At that time we thought the provision of public access to an already public beach was reasonable. However after gathering more detailed information we do not support the proposal. The public part of the 2‐mile stretch is extremely limited and is below the Mean High Water, MHW, i.e., the tidelands. This means that at many times of the day and during many parts of the year, there is no, or virtually no public beach. The rest of the beach, i.e., above the MHW, is owned by the property owners on the bluffs above the beach. It is therefore a private beach. We have since learned that even access from the public road to this proposed acquisition may be questionable.

Many of the property owners of the 2‐mile stretch of beach are concerned about trespassing, increased risk of fire and beach/bluff degradation. We share these concerns. We are also concerned that these same increased risks will accrue to the Sunset Acres beach since it is immediately north of the 2­‐mile stretch of beach. The 2‐mile stretch of beach is very isolated and will not be owned and hence not managed directly by the Land Bank. The Land Bank will only own the access properties, and will not be responsible for any damage that may occur to the beach to the north. This is a different situation than other Land Bank properties on Lopez Island. The other properties are owned and directly managed by the Land Bank and visited on a regular basis by the Lopez Island Steward.

Lopez Island is a beautiful but fragile ecosystem. There are already many wonderful public beaches on the island including county parks, Agate Beach, Odlin and Otis Perkins Day Park, Spencer Spit State Park, the Land Bank Watmough Bay Preserve, the Land Bank Fisherman Bay Preserves – which now include an additional 800 feet of public beach along the Tombolo that the Sunset Acres Owners Association sold to the Land Bank in December 2016, and others areas such as Iceberg Point.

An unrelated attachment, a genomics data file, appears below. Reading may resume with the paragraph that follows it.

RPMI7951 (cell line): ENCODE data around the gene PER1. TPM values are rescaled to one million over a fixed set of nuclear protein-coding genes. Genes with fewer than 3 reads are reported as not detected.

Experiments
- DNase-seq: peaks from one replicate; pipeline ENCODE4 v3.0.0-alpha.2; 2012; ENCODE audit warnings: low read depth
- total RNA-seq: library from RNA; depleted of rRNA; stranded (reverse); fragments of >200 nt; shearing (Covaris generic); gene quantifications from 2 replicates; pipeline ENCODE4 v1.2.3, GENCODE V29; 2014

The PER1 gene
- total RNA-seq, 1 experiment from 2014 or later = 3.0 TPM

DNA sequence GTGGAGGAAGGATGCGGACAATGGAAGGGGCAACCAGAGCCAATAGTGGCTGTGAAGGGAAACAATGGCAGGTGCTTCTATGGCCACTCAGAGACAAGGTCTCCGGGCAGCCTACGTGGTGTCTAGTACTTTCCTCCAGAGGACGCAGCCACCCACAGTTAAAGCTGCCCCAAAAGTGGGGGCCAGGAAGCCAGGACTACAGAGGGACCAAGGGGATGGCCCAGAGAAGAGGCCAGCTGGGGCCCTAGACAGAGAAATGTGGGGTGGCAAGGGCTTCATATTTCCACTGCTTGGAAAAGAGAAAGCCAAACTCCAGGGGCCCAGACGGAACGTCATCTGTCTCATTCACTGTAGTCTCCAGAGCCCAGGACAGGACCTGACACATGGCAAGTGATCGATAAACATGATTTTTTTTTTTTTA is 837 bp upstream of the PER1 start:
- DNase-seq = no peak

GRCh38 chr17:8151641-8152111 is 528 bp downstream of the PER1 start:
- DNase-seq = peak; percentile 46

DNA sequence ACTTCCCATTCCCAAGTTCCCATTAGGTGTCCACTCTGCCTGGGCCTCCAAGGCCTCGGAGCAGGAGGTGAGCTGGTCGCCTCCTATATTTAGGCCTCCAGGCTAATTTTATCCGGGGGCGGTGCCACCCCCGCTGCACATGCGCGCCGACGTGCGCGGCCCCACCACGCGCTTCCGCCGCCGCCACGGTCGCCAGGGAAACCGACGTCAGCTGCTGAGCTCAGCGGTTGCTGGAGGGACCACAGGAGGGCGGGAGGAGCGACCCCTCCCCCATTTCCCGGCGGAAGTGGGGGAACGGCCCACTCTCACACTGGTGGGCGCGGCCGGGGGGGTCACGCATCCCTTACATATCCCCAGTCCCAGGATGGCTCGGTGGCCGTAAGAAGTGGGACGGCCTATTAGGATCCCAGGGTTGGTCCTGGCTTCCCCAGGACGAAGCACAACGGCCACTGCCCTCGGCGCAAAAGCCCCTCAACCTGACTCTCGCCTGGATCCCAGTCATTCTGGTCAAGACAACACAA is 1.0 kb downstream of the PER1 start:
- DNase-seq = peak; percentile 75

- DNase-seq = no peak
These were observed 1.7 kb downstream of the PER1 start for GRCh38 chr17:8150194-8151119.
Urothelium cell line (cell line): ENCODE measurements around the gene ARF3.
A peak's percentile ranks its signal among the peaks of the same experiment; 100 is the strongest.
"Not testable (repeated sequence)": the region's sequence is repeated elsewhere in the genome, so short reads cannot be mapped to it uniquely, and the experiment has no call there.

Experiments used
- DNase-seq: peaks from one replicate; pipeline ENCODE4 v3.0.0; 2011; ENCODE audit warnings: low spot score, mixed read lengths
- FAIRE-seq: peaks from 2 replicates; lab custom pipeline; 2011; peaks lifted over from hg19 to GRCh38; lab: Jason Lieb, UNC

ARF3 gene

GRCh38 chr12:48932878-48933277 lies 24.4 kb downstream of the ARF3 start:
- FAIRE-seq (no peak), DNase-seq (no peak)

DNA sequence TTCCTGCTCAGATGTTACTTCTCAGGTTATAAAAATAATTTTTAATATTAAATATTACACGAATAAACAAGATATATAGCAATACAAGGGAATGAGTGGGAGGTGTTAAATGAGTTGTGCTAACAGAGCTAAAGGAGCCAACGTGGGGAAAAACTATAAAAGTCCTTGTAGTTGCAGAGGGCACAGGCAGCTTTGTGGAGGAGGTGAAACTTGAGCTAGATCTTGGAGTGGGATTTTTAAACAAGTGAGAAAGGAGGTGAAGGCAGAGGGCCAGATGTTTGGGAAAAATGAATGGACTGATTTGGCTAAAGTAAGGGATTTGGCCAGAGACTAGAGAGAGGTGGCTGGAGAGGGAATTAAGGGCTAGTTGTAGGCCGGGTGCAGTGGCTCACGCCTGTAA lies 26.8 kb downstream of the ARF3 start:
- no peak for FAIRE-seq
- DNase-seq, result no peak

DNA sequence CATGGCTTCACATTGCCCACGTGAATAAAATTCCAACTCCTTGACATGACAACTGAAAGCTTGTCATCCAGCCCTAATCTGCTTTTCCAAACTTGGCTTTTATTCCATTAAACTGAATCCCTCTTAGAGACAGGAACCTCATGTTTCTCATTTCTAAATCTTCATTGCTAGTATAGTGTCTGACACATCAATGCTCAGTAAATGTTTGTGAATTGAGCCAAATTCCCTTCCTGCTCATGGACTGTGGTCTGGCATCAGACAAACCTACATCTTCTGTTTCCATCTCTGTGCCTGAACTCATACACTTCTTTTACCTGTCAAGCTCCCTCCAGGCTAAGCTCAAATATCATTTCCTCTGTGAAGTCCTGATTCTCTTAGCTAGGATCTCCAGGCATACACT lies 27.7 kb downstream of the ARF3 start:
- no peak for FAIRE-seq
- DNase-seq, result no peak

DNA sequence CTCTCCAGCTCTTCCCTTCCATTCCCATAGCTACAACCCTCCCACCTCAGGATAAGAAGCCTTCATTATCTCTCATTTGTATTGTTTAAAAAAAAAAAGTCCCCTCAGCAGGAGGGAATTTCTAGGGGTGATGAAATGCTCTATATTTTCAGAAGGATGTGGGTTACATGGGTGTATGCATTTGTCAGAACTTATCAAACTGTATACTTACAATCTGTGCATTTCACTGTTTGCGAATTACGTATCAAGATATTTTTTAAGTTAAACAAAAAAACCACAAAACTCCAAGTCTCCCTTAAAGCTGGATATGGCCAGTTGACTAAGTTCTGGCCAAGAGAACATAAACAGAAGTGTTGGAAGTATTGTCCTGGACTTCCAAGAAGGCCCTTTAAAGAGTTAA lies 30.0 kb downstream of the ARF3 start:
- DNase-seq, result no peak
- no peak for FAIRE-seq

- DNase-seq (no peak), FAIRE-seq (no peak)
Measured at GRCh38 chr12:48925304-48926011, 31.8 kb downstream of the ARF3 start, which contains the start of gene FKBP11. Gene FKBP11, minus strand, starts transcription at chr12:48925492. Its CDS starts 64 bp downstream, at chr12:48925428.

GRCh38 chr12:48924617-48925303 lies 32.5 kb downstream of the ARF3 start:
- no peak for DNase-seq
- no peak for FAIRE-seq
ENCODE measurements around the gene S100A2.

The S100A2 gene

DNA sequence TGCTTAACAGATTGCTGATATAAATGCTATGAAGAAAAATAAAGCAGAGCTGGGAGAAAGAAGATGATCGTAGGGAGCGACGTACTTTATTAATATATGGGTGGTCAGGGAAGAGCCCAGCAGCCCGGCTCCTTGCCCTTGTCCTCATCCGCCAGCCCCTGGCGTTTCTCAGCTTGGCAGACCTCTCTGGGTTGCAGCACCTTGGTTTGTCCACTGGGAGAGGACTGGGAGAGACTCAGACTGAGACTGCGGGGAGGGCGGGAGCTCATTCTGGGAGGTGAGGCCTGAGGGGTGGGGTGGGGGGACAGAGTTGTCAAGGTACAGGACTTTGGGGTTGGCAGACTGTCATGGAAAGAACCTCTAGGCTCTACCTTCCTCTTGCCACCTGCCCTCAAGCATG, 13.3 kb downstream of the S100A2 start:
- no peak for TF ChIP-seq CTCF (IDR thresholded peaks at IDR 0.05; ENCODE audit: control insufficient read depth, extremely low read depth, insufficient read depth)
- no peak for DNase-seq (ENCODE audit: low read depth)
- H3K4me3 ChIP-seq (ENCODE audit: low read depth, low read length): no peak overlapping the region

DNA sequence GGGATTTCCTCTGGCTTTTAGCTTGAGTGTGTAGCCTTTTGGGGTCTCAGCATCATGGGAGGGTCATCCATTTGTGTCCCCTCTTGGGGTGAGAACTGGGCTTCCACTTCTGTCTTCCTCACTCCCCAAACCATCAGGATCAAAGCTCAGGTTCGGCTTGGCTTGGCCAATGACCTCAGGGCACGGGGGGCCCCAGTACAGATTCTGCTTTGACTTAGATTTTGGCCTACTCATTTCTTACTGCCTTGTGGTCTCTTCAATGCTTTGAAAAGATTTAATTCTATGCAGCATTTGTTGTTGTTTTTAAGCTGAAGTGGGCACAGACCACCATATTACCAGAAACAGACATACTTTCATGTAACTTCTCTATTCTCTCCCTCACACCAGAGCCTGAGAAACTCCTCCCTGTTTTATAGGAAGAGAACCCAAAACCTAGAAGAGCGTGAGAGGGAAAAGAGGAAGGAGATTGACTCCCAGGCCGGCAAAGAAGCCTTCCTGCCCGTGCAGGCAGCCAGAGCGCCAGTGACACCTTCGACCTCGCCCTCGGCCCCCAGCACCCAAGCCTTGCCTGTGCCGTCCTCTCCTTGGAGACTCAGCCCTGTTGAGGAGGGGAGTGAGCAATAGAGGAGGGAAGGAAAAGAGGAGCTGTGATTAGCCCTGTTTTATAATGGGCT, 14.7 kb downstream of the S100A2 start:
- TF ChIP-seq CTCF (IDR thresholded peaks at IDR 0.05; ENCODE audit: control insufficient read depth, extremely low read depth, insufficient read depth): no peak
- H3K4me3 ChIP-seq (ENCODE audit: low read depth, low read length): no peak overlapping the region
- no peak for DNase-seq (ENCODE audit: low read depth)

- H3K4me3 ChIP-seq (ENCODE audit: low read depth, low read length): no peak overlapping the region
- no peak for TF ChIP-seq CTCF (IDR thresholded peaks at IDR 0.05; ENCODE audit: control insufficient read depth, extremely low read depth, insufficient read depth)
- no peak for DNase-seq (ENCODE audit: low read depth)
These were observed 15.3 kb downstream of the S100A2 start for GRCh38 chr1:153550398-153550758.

If Washington had a different history and legal structure for ownership of shorelines perhaps all shorelines would be public. However that is not the case. The benefits of this acquisition are very limited and put private property at risk. In addition, the cost of the acquisition ($900,000) is high, both in terms of impact and dollars. There are other properties that if purchased by the Land Bank, using the same funds, would give Lopez residents and tourists more benefits.

Unfortunately we are out of the country on January 10 when the Council holds its public hearing on this proposal. We are registering our opposition to this proposed acquisition as individuals not as representatives of Sunset Acres Owners Association. However, we have heard similar concerns and opposition from other Sunset Acres property owners.

We oppose this proposal and ask that you do not approve it.

Sincerely,

Joanna and Jeff Richey

Letter from Judy Meyer to SJC Council

To: San Juan County Council

I won’t be able to attend your January meeting because I am off island caring for my granddaughter.  If I were on Lopez, I would be at your January 10 meeting requesting that you do not approve the Land Bank’s purchase of the Clure property.  The Land Bank is still in the feasibility period, and this purchase is not feasible for many reasons: